I was fortunate to recently be on a business trip to Taiwan. You know, the real-life job when I’m not living out my fantasy as an actual video game journalist. But it was during the planning stages of this trip that it occurred to me, I may not have a better opportunity to visit Japan, what with it being cheaper than flying out from the UK. As a place, it has always been top of my list of dream destinations to visit. This was before I was even aware of the Yakuza/Like a Dragon games.
Then, as I have retold the story countless times, Yakuza 0 came out, changed my entire perspective on gaming, and only made Tokyo and Japan that much more of a dream destination.
I went ahead and booked a five day extension to the business trip to visit Tokyo and the real-life Kabukichō, the location that Kamurocho and many of the early games are based on. Even going as far as booking a hotel right in the centre of the red-light district.
My hotel doubles as the Millenium Tower in Kamurocho. It still manages to come complete with a cinema, a Gindaco and many other similar sites. The real-life equivalent does also have a life-size Godzilla head poking out of the outdoor terrace of the hotel. That’s because the fictional Namamichi Street is known as Godzilla Street in the real world. That may sound weird that the real-life version has a more unusual name but hey, Japan.
The vast majority of Kamurocho and Kabukicho line-up perfectly if looking at a map of them, so the next street along would be Tenkaichi Street and Ichiban-gai Street respectively. It is here where we get one of the more iconic structures.
The red gate is synonymous with the area so its inclusion in the earliest Yakuza games simply made sense.
Also along this street is a side street. It may not be as iconic as the red gate, but to long-time fans it marks the very beginning of the series. Next to Bar Serena, the very first moments of the franchise can be witnessed.
Back over on Nakamichi Street, there are a few activities that the Like a Dragon series is very well-known for: shopping and karaoke.
These karaoke places can be found on the exact same corner, both in real-life and if you were following the map of Kamurocho. I think this was the point where I realised just how much attention to detail had gone into recreating Kabukicho.
Similar to for the Don Quijote store nearby.
And if anyone is interested, yes it was playing the theme tune on repeat.
There were a couple more stops on my tour of Kabukicho still to take in. Having spent hours wandering these streets in game, I knew which way to go without the use of a map. Let me tell you, it is a very surreal experience, like literally stepping into your TV to explore an area you have spent hundreds of hours virtually touring around. But no trip to Kabukicho would be complete without a trip to Theatre Square.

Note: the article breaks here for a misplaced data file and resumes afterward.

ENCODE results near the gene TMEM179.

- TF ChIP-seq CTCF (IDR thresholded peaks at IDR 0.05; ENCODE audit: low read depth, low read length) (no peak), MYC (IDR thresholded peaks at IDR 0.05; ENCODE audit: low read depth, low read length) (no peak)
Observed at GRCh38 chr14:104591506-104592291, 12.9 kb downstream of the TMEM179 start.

Sadly, Club SEGA no longer exists in the real world. It was tough to think of the most recent game in the series that features Kamurocho in such detail, so most of these photos are from Yakuza Kiwami 2.
My final stop was a place called the Golden Gai, known in the games as the Champion District. It is a tiny area with around 300 bars in it. Many of these bars can fit less than ten people in before they reach capacity and as such it is more associated with locals frequenting rather than tourists. The small nature of the bars help create a real sense of community and many patrons will be on friendly terms with the staff that work there. But, in a bar that small, it sounds like you have no option but to strike up conversation.
Once again, Golden Gai was in the exact same location as it is in the Like a Dragon games, found to the northeast.
As I was wandering back to my hotel, I took one final picture that at first I always thought was a bit tongue-in-cheek in the world of Like a Dragon. But it wasn’t!
Choose your favourite host from these massive billboards. I didn’t want to stay around here too long though, there were plenty of barkers trying to get me into their establishments to meet some of their girls. Suppose I should have anticipated that, staying in the red-light district.
It may have only been a short time in Tokyo but I ventured outside of Kabukicho as well. And I plan on returning one day soon. Fingers crossed for another business trip to Asia in the future.
If all this has whet your appetite to finally jump into this weird and wonderful franchise, then you should. Can I suggest Yakuza 0 on Xbox, a prequel to the main series but also perhaps the strongest entry? Or any of them really, as they are all on Xbox Game Pass for you to jump in at any point.